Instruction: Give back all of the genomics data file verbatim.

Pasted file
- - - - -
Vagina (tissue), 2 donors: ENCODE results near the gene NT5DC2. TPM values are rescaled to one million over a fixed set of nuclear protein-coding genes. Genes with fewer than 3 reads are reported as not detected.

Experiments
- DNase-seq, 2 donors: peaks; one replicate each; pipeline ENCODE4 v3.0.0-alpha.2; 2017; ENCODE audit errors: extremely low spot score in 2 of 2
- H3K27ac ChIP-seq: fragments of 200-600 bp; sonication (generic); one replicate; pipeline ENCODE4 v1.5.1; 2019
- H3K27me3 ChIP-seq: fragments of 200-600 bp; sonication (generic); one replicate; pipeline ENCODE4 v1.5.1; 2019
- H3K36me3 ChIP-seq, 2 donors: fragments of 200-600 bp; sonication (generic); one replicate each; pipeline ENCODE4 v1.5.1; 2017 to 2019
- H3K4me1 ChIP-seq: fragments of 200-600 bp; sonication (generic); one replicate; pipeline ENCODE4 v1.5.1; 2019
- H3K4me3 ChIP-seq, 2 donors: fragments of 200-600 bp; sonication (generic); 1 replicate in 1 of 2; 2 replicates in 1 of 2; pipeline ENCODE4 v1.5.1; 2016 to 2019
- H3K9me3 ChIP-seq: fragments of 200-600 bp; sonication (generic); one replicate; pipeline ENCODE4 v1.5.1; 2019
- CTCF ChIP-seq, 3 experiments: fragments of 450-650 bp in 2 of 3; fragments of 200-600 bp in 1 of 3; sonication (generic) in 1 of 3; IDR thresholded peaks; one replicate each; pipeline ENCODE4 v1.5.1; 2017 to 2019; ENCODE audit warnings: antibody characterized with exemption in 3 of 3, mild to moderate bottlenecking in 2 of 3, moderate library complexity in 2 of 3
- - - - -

Vagina (tissue), 2 donors: ENCODE results near the gene NT5DC2. TPM values are rescaled to one million over a fixed set of nuclear protein-coding genes. Genes with fewer than 3 reads are reported as not detected.

Experiments
- DNase-seq, 2 donors: peaks; one replicate each; pipeline ENCODE4 v3.0.0-alpha.2; 2017; ENCODE audit errors: extremely low spot score in 2 of 2
- H3K27ac ChIP-seq: fragments of 200-600 bp; sonication (generic); one replicate; pipeline ENCODE4 v1.5.1; 2019
- H3K27me3 ChIP-seq: fragments of 200-600 bp; sonication (generic); one replicate; pipeline ENCODE4 v1.5.1; 2019
- H3K36me3 ChIP-seq, 2 donors: fragments of 200-600 bp; sonication (generic); one replicate each; pipeline ENCODE4 v1.5.1; 2017 to 2019
- H3K4me1 ChIP-seq: fragments of 200-600 bp; sonication (generic); one replicate; pipeline ENCODE4 v1.5.1; 2019
- H3K4me3 ChIP-seq, 2 donors: fragments of 200-600 bp; sonication (generic); 1 replicate in 1 of 2; 2 replicates in 1 of 2; pipeline ENCODE4 v1.5.1; 2016 to 2019
- H3K9me3 ChIP-seq: fragments of 200-600 bp; sonication (generic); one replicate; pipeline ENCODE4 v1.5.1; 2019
- CTCF ChIP-seq, 3 experiments: fragments of 450-650 bp in 2 of 3; fragments of 200-600 bp in 1 of 3; sonication (generic) in 1 of 3; IDR thresholded peaks; one replicate each; pipeline ENCODE4 v1.5.1; 2017 to 2019; ENCODE audit warnings: antibody characterized with exemption in 3 of 3, mild to moderate bottlenecking in 2 of 3, moderate library complexity in 2 of 3